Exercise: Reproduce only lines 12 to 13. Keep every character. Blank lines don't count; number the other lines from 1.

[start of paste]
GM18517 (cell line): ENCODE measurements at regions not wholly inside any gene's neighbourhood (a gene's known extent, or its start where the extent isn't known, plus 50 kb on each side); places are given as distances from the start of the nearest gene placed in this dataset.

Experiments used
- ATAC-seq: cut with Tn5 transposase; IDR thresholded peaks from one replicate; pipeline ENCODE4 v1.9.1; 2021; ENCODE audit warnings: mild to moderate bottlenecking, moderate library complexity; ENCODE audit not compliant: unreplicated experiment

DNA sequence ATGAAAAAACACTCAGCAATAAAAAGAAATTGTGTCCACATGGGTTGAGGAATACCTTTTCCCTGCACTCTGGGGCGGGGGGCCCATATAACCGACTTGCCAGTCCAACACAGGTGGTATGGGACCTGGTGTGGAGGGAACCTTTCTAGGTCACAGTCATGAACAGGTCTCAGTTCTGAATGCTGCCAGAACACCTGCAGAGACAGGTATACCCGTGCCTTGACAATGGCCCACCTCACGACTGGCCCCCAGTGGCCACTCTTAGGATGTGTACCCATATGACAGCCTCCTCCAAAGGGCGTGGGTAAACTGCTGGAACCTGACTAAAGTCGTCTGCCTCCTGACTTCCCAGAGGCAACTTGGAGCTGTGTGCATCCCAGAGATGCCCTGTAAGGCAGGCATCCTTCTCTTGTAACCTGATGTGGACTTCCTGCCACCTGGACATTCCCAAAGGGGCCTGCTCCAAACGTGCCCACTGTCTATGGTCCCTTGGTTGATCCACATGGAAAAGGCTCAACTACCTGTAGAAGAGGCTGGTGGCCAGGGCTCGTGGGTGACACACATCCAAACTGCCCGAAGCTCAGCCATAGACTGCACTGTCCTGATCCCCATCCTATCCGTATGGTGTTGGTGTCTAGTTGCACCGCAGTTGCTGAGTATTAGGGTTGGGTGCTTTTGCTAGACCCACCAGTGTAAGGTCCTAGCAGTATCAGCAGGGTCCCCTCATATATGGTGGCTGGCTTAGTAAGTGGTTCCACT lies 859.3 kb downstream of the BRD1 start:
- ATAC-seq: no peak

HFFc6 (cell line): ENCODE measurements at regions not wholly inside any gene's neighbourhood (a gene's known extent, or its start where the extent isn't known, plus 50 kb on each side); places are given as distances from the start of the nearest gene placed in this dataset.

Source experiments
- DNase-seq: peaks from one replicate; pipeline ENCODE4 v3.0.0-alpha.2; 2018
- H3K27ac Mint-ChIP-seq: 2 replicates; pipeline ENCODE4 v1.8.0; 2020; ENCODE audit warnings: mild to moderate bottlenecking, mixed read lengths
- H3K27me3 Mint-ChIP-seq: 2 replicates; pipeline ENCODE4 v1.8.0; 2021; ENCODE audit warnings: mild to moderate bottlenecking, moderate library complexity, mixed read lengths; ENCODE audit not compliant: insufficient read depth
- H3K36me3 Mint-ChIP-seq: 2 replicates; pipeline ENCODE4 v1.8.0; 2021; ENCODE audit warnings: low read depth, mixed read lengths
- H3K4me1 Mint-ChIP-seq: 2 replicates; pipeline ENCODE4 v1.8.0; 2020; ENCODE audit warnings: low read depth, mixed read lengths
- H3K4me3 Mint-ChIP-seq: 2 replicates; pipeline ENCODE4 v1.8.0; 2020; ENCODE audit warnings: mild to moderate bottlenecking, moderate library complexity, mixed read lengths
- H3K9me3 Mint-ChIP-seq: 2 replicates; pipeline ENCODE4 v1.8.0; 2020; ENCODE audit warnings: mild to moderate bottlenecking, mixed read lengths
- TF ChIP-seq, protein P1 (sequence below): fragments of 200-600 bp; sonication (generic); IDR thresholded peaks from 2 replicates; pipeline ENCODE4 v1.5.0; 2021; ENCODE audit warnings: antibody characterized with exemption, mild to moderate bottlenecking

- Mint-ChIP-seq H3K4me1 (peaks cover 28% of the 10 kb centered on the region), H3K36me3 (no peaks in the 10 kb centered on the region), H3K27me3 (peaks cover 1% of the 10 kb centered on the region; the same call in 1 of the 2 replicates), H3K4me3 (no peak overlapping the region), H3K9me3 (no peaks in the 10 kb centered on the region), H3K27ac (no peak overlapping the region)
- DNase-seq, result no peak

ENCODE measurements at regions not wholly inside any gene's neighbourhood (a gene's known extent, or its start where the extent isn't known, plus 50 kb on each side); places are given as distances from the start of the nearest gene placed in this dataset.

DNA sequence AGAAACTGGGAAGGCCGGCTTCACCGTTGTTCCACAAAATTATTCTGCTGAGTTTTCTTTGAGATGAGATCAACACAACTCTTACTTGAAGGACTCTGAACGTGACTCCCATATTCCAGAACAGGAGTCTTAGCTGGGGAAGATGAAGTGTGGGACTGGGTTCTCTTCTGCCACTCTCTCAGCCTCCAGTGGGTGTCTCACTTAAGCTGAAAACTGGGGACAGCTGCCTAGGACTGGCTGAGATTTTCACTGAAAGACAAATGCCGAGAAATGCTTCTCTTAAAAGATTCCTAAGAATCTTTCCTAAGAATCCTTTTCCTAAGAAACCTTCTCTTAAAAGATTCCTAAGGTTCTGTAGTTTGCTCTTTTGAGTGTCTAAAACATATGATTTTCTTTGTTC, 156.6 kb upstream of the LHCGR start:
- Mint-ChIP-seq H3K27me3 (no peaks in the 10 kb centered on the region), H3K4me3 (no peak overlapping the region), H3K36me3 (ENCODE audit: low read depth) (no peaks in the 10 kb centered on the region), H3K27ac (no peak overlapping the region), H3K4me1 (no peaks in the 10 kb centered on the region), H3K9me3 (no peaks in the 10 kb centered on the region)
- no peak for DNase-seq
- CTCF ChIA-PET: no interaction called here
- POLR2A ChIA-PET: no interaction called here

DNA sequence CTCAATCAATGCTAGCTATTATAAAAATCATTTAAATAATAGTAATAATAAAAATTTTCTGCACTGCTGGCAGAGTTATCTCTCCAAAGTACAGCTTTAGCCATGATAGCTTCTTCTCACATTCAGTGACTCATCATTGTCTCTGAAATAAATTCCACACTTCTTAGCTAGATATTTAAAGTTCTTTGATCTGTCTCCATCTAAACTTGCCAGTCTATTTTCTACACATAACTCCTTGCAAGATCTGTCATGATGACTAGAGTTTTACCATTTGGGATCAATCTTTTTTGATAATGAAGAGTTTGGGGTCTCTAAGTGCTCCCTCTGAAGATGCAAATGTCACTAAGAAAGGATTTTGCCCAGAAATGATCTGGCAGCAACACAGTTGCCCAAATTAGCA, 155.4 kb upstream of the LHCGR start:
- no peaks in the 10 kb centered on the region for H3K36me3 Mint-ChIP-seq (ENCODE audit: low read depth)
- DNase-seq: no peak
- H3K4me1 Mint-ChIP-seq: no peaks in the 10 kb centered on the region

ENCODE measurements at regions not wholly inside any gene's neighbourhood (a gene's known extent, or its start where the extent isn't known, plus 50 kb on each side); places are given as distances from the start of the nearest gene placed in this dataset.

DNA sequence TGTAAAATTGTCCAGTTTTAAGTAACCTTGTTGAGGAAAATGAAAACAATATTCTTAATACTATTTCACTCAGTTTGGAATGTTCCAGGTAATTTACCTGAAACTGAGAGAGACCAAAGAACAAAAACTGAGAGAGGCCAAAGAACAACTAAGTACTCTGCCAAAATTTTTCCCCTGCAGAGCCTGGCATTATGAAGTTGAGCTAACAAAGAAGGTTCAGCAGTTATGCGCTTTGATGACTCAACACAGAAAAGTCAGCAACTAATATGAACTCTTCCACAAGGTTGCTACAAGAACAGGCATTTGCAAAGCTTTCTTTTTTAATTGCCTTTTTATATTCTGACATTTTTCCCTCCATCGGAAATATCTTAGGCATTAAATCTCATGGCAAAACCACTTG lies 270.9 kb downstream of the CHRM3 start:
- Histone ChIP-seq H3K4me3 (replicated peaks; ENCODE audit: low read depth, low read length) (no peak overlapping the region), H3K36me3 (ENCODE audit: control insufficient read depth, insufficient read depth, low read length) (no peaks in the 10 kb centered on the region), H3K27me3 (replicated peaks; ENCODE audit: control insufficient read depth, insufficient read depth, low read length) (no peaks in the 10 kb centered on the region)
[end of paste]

- H3K4me1 Mint-ChIP-seq: 2 replicates; pipeline ENCODE4 v1.8.0; 2020; ENCODE audit warnings: low read depth, mixed read lengths
- H3K4me3 Mint-ChIP-seq: 2 replicates; pipeline ENCODE4 v1.8.0; 2020; ENCODE audit warnings: mild to moderate bottlenecking, moderate library complexity, mixed read lengths